Saturday, March 05, 2016


Hopefully, this post will help others with Lycoming 0-360 engine issues that cause a rough running engine.  We have been through the mill on this one so I thought I would post a sequence of possible issues for a rough running Lycoming aircraft engine.

First, check to make sure your engine primer is closed and locked.  If the primer is not locked it can allow fuel to pull through the system.  Each time the cylinder draws on the intake stroke the primer will leak extra fuel into the cylinder.  This results in two symptoms.  One, the engine will run rough.  Two, the engine does not want to die when you pull the mixture back all of the way.  This is because the cylinder with the primer is sucking gas into the cylinder with each stroke.

Second, check for intake leaks.  Places prone to leak are the gasket between the cylinder head and the intake tube flange.  These are very inexpensive.  Also, check the short tube that runs into the engine oil pan intake.  If these tubes are loose they leak air into the intake.  A special aircraft tool is required to tighten these.  Lycoming has one that costs around $8,000 and you can rent it.  I also found rental is available at other places.  Our local engine shop loaned us their Lycoming tool.  It is very easy to use and reseals these intake tubes correctly.  As an added bit of protection we put a bead of Permatex Ultra Copper around each tube where it enters the engine just to make sure there was no leak.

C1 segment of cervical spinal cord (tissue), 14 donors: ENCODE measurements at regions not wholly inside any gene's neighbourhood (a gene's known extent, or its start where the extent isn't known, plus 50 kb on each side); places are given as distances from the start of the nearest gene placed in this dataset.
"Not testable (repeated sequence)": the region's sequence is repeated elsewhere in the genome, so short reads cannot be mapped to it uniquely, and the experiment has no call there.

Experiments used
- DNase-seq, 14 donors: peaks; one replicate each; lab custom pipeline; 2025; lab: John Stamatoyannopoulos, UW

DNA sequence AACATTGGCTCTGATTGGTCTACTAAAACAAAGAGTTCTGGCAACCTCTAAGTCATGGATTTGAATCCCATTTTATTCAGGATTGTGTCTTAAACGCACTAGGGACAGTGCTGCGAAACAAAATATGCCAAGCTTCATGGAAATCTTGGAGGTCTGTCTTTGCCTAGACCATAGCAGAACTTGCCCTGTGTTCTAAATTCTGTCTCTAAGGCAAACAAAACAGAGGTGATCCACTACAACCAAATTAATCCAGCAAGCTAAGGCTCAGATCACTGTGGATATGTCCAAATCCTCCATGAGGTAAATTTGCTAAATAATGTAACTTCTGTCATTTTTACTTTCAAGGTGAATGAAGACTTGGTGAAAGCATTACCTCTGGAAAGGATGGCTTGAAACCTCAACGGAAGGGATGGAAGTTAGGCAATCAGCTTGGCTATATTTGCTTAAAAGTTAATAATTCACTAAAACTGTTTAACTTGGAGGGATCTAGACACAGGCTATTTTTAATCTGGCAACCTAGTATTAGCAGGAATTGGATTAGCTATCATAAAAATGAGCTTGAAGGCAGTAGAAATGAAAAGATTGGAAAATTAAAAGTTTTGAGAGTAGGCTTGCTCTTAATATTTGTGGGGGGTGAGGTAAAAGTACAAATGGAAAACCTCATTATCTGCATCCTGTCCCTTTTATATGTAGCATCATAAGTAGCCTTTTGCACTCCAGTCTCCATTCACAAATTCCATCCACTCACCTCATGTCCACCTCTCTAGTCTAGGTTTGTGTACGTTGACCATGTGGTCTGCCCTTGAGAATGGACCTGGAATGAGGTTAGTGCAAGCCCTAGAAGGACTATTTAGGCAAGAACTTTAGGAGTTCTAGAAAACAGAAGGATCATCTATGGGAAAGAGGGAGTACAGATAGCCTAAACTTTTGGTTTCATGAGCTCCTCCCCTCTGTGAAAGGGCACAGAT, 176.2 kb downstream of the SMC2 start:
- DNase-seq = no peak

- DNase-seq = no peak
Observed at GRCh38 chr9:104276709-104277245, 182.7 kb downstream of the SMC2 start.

Third, check for a broken spring on the cylinder.  It is difficult sometimes to see.  Our engine had a broken exhaust valve spring.  We did not find it until we pulled the cylinder and took it to an engine shop to get the valves re-seated.  The engine shop called and said the spring was broken.  According to the mechanic this is not very common, but does happen once in a while.

The above assumes you already know your mags are good and you spark plugs are good.

Hope this helps.  If it does, please post a response.


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